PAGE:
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Automotive Diagnostic Connectors, Adapters, and Parts

All vehicles come with built-in computers that measure and record information about their various systems. This data is used by professionals to get a better idea of your car's overall condition in order to perform appropriate maintenance, diagnose problems, and make repairs. To collect this information for yourself, you're going to need a compatible adapter to connect your vehicle to your automotive diagnostic equipment.

How is diagnostic information read on vehicles?

To read information about your vehicle, you must connect a computer or device to the on-board diagnostics computer system. The on-board diagnostics system, or OBD, will provide you with various types of data to make repairs. Depending on your particular scanning tool, it may display the information in codes, graphs, or numerical data. Adapters allow you to connect to your specific device. One end is equipped with your vehicle's proprietary connector, while the other end connects to the scanning tool.

What types of vehicle adapters and connectors are available?

On-board diagnostics use a number of protocols. Some cars utilize a standard protocol, while other models can vary based on the manufacturer. Adapters can be used to transfer information through incompatible connectors so that you don't have to get a new scanning device.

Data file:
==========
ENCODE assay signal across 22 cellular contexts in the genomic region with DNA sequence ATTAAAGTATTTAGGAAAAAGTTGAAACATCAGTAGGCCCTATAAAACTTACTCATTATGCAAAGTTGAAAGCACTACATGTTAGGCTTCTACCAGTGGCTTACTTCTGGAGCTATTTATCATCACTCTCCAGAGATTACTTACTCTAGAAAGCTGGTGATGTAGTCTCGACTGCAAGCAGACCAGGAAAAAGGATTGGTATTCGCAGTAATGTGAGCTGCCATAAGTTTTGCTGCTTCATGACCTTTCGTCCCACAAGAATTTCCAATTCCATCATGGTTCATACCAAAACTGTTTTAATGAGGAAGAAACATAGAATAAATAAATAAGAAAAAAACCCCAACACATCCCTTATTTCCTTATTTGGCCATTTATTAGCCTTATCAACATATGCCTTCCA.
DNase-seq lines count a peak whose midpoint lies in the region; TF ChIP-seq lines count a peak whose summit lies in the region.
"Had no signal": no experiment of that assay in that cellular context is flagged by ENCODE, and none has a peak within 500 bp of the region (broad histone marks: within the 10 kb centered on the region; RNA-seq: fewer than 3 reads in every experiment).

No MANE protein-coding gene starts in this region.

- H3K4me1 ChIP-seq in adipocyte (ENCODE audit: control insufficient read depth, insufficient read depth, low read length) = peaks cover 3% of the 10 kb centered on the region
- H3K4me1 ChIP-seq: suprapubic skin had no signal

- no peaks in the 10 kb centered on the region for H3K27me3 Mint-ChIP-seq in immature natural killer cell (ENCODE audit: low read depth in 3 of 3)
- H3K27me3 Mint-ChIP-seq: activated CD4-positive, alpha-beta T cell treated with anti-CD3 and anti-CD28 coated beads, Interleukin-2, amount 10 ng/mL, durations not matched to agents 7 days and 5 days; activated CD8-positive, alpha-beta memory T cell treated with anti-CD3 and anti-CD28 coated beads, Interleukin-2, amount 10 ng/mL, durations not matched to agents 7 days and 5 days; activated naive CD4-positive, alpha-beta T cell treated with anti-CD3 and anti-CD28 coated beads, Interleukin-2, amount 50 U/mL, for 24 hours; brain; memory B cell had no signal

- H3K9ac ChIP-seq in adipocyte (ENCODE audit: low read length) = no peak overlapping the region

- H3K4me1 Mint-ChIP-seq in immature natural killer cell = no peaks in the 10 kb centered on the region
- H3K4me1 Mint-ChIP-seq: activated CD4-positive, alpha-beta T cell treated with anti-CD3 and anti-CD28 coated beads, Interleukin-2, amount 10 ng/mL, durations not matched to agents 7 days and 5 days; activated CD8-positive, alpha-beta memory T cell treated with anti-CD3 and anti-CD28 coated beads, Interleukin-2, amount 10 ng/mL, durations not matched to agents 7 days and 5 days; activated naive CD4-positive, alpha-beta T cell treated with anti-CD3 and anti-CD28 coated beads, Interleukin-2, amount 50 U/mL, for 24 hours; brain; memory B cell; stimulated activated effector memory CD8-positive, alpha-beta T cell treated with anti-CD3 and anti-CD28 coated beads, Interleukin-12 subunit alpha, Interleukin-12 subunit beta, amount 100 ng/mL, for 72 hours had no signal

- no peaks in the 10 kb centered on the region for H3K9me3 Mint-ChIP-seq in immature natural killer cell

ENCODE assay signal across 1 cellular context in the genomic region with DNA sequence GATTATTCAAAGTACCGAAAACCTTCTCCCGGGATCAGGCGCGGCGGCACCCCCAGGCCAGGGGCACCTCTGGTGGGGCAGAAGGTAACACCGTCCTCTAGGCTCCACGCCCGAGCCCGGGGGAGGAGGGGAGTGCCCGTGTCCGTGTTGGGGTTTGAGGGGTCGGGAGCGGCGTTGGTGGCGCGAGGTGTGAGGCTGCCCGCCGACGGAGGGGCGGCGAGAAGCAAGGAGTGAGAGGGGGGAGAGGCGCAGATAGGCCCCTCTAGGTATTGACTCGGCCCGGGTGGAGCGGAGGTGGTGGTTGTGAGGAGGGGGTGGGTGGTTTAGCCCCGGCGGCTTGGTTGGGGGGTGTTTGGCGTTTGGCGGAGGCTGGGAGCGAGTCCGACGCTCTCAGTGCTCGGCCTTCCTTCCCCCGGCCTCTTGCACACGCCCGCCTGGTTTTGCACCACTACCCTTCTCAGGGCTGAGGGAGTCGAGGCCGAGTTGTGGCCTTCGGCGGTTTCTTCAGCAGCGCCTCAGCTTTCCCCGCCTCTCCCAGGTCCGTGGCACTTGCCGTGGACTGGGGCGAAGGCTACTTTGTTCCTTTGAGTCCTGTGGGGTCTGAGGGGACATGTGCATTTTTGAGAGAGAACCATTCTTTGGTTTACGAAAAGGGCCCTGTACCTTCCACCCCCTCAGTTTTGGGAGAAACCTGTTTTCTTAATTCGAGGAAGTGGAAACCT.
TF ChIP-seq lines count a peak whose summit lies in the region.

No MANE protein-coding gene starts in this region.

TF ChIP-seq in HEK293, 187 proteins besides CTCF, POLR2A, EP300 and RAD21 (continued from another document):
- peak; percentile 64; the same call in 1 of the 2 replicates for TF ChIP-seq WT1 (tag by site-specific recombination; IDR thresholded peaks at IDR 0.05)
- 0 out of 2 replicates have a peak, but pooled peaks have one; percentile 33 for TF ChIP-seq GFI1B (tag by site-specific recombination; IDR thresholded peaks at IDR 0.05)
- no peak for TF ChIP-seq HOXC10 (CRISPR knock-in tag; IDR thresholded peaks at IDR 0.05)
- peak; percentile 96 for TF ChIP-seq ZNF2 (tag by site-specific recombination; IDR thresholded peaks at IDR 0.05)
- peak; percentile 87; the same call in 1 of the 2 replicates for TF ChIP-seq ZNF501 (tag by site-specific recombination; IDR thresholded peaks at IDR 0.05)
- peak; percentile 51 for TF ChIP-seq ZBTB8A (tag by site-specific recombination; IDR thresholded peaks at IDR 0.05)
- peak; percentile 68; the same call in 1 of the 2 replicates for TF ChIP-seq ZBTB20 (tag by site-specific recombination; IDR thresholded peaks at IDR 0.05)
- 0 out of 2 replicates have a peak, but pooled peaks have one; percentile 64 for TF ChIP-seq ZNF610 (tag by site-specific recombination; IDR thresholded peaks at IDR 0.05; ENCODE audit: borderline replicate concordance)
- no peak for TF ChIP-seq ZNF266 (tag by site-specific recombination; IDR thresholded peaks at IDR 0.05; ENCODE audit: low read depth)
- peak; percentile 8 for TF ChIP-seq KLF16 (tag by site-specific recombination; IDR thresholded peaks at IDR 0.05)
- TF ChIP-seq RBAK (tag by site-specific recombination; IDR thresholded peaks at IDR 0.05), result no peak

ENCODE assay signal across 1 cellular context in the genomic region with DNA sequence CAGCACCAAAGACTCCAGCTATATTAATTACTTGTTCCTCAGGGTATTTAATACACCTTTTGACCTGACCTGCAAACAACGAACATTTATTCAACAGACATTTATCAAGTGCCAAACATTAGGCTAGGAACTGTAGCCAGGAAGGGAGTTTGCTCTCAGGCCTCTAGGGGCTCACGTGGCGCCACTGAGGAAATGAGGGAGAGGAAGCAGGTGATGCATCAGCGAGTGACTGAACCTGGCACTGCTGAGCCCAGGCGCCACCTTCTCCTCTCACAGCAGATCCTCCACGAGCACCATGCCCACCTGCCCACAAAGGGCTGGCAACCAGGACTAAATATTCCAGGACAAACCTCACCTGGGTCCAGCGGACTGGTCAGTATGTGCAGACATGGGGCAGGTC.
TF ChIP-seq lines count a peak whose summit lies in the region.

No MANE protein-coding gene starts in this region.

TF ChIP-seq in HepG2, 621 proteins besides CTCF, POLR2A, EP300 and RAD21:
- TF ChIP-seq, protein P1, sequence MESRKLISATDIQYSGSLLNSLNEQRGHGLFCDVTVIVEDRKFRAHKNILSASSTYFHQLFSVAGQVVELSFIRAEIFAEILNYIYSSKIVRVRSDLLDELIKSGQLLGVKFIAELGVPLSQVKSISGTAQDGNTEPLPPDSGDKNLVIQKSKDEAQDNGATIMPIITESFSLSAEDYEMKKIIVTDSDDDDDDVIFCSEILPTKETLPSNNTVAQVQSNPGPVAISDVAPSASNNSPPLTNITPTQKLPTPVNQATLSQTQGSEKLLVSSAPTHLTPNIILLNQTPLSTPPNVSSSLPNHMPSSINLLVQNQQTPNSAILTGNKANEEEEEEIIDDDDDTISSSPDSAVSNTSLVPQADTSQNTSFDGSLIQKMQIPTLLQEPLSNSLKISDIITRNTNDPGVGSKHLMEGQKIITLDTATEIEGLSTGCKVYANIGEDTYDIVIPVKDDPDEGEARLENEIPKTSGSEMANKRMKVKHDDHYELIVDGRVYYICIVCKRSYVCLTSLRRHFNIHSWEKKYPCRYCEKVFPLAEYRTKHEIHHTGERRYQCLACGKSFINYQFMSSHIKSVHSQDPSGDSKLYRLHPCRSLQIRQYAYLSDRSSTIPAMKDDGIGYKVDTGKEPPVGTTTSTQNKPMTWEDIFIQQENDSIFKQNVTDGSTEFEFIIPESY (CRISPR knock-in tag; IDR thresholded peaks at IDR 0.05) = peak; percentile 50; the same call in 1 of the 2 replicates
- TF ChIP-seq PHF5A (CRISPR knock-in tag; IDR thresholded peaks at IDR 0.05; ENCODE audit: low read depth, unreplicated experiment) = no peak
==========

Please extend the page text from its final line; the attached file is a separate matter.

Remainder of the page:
• ALDL: Also known as an Assembly Line Diagnostic Link, this connector is used on General Motors vehicles that were manufactured prior to standardization. They have a square shape and 12 pins.
  • J1939: J-style connectors are utilized on larger vehicles. In addition to diagnostic repair information, the round connection hub is used for communications. While J1939 connectors are the most common, there are a number of models available.
  • Round connectors: Round connectors were used on vehicles before automotive manufacturers adopted a standard. They can come in six- or nine-pin configurations.
  • Proprietary OBD-I: These are proprietary cables with shapes that are unique to the manufacturer. Most contain 12 pins, but some can include seven.
  • OBD-II: This became the standard in 1996. There are two types. Both are D-shaped connectors with 16 pins. However, type-A connectors have a long raised peg in the middle, while type-B connectors have two shorter pegs.
How do you access the on-board diagnostics port?

The automotive OBD system plugin is placed in the interior of your car. Most often, it's located on the driver's dashboard. To access it, you may need to move the driver's seat as far back as it can go and feel for the connector with your fingers. Here are some of the most common locations.

  • Below the steering column: Most automotive manufacturers place the connection point just underneath the dashboard trim. It may be located directly underneath the steering wheel, on the left side next to the door, or above the gas pedal.
  • Behind an access door: Some cars have a flush panel on the left side of the dashboard that's only used during maintenance. Pulling on the panel will release the door and reveal the connection point.
  • Glove box compartment: The connection point may be in the back of the compartment on some vehicles.
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